Somerset-based Heronhill Air Conditioning is well placed as a source for coolers being long-term suppliers of TEV's Marstair Cellarking range and, more recently, J&E Hall's R410A cellar coolers.
Through a network of specialist contractors, the Marstair Cellarking has been supplied to pubs across the UK, from breweries like Shepherd Neame and St Austell through to assorted free trade outlets. Marstair's cellar coolers have a long held reputation and have cooled the cellars of rock stars and royalty alike with Paul McCartney and the Princess Royal reported to being just two of many discerning clients.
Large stocks of both the Cellarking and the J & E Hall range are stocked at Heronhill's distribution centre in Wellington
Cellar coolers are an important part of Heronhill's business and the company has built a reputation for producing specials for bespoke projects. Their expertise has been extended to lower temperatures for air conditioning applications. Initially customers were looking for low temperature cassettes to maintain food preparation areas of around 12ºC, where a refrigeration unit cooler was thought to be too noisy and draughty for the workers making the sandwiches. Over the years, however, end users, consultants and contractors have become more demanding, insisting that the units should be unobtrusive or even invisible.
'Not only do they require a unit to be hidden and silent but to also maintain a lower temperature, sometimes down to 5 or 6ºC,' says Heronhill md Nigel Manning.
The range of applications where these mix-matched systems have been used varies from bereavement suites in hospices to up-market wine cellars for the rich and famous. Ducted units to cool chocolate on a conveyer belt have also been used as well as an assortment of different units to help create the right conditions for breeding programmes for endangered reptiles.
With crematoriums, florists and delicatessens also requiring something a bit out of the ordinary, Nigel Manning sees tremendous potential for what he calls 'an air conditioning solution for a refrigeration problem.'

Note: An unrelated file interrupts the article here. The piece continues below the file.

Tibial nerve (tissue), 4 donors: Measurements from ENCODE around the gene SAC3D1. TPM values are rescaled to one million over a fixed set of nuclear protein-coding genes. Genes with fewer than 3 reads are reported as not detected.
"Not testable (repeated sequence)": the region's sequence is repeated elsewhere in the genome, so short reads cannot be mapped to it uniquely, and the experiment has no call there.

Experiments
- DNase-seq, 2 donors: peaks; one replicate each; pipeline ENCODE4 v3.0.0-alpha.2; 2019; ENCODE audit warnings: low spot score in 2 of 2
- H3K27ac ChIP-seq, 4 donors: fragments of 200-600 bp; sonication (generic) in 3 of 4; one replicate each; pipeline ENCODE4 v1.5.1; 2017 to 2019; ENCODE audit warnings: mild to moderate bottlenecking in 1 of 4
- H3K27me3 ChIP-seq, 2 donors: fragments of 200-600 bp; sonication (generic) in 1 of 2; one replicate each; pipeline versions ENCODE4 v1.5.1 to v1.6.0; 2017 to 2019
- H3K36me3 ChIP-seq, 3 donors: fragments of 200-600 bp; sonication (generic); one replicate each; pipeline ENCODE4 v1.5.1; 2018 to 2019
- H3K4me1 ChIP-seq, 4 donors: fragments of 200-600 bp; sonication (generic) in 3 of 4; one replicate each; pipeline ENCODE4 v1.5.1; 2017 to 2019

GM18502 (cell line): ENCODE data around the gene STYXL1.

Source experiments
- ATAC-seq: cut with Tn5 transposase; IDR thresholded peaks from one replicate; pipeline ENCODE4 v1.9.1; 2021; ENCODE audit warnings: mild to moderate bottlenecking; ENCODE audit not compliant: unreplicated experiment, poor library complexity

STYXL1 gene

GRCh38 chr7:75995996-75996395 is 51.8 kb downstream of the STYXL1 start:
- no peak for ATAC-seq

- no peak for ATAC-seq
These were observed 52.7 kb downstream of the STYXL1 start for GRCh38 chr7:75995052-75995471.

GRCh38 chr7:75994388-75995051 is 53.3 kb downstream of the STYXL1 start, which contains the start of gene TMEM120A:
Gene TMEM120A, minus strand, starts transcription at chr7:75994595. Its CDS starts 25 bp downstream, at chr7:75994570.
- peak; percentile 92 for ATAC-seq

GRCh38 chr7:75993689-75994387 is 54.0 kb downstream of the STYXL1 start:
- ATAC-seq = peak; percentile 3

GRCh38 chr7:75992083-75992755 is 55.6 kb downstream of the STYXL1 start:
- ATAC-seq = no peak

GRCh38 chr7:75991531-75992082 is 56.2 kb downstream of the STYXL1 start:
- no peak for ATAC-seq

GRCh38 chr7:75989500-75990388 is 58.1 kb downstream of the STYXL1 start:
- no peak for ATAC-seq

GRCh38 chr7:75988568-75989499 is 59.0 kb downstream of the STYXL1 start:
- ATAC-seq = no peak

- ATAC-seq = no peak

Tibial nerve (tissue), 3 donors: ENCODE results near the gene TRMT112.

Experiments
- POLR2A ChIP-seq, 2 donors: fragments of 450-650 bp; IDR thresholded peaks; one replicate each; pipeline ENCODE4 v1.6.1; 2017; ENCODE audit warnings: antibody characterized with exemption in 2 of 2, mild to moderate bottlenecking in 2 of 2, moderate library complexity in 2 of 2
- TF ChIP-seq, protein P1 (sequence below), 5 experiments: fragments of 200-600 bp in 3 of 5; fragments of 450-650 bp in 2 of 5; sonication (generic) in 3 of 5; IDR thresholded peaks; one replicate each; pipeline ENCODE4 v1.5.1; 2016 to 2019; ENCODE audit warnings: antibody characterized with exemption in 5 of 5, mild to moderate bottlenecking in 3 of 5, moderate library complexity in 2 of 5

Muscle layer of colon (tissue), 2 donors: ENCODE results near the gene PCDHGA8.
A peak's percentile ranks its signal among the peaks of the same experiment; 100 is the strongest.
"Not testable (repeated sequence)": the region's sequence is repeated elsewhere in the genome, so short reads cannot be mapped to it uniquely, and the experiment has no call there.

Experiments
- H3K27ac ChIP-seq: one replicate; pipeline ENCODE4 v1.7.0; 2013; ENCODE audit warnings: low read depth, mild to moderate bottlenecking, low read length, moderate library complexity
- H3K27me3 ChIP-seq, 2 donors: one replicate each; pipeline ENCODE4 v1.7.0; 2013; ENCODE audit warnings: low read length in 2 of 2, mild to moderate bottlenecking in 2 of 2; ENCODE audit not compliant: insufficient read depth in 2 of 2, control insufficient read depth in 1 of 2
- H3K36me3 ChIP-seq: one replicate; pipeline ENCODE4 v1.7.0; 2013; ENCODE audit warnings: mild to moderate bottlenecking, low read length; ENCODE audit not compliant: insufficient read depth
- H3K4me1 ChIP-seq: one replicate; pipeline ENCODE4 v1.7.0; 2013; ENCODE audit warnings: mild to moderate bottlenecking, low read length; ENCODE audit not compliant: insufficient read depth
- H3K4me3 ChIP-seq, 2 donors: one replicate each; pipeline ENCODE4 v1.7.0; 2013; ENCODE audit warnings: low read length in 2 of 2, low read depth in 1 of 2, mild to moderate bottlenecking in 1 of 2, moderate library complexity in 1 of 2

Helping endangered amphibians
Another application has led to helping the breeding programme of endangered species for the Durrell Wildlife Conservation Trust. Marstair equipment is helping achieve 28ºC daytime temperatures and 6ºC at night in special breeding chambers for endangered frogs and toads.
Contractors have been crucial in working with Heronhill to further push the boundaries in modifying the units to maintain lower temperatures and to adapting the controls accordingly. 'We have had to fit different controls, lower rated de-ice stats and occasionally fit expansion valves to get the optimum performance from a system, which was originally designed to maintain comfort cooling conditions,' says Nigel Manning.
Durrell's Head of Herpetology, Dr Gerardo Garcia has since recommended the system to Bristol Zoo, which is opening a similar amphibian sanctuary within its grounds to breed two frog species on the verge of extinction. Called the 'AmphiPod', the facility is the subject of a BBC video news story: http://news.bbc.co.uk/1/hi/england/bristol/8511225.stm
Heronhill has supplied two specially adapted Marstair cassettes for these AmphiPod's, matched to J & E Hall condensing units, which were installed by Space Engineering.
One client was concerned not to have a whole line of noisy, ill-fitting, glass display units, demanding a bespoke system to maintain his wine at the appropriate temperature in his luxury Mayfair home.
A Marstair DXD ducted air handler was matched with a ducted condensing unit sized to suit such a low temperature application. To maintain humidity, a Nordmann DC3000/222 humidifier, was used in conjunction with the air conditioning to ensure that the wine corks didn't dry out.
The client was so impressed that he has since had a larger version installed at his wine cellar in his Oxfordshire manor house. The equipment was selected by Heronhill on behalf of installer Puma Building Services.